Fred Diamond

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Fred Diamond
Born (1964-11-19) November 19, 1964 (age 59)
Alma materUniversity of Michigan (B.A.)
Princeton University (PhD)
Known forNumber Theory
AwardsAMS Centennial Fellowship[1]
Scientific career
InstitutionsKing's College London
Columbia University
Massachusetts Institute of Technology
Rutgers University
Institute for Advanced Study, Princeton
Brandeis University
Institut des Hautes Études Scientifiques
Doctoral advisorAndrew Wiles

Fred Irvin Diamond (born November 19, 1964)[2] is a mathematician, known for his role in proving the modularity theorem for elliptic curves.[3] His research interest is in modular forms and Galois representations.


Diamond received his B.A. from the University of Michigan in 1984,[4] and received his Ph.D. in mathematics from Princeton University in 1988 as a doctoral student of Andrew Wiles.[4][5] He has held positions at Brandeis University and Rutgers University, and is currently a professor at King's College London.[4]

Diamond is the author of several research papers, and is also a coauthor along with Jerry Shurman of A First Course in Modular Forms, in the Graduate Texts in Mathematics series published by Springer-Verlag.[6][7][8]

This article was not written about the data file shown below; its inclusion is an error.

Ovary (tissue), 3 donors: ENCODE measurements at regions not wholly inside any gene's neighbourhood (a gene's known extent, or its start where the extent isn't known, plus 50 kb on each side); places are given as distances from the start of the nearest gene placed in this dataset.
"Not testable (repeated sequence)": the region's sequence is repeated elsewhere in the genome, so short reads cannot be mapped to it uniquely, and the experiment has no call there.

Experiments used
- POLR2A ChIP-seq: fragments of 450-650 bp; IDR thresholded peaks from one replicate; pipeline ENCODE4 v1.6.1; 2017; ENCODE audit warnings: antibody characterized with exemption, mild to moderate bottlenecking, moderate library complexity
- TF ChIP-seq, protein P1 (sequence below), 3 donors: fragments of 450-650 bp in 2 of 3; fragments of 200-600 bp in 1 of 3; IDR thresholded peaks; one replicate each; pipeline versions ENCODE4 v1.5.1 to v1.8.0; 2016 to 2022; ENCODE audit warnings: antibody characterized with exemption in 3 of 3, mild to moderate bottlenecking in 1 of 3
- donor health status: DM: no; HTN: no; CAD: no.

1. ^ "Centennial Fellowships Awarded" (PDF). Mathematical People. Notices of the AMS. 44 (6): 704–705. June–July 1997..
  2. ^ "Curriculum Vitae: Fred Diamond" (PDF). Brandeis University. Retrieved May 4, 2013.
  3. ^ Whitehouse, David (November 19, 1999). "Mathematicians crack big puzzle". BBC. Retrieved February 6, 2010.
  4. ^ a b c "Academic Staff A-Z: Professor Fred Diamond". King's College London Department of Mathematics. Retrieved May 4, 2013.
  5. ^ Fred Irvin Diamond at the Mathematics Genealogy Project
  6. ^ Review of A First Course in Modular Forms by Daniel Bump (2005), SIAM Review 47 (4): 813–816, JSTOR 20453715.
  7. ^ Review of A First Course in Modular Forms by Henri Darmon (2006), MR2112196.
  8. ^ Review of A First Course in Modular Forms by Fernando Q. Gouvêa (2007), American Mathematical Monthly 114 (1): 85–90, JSTOR 27642138.

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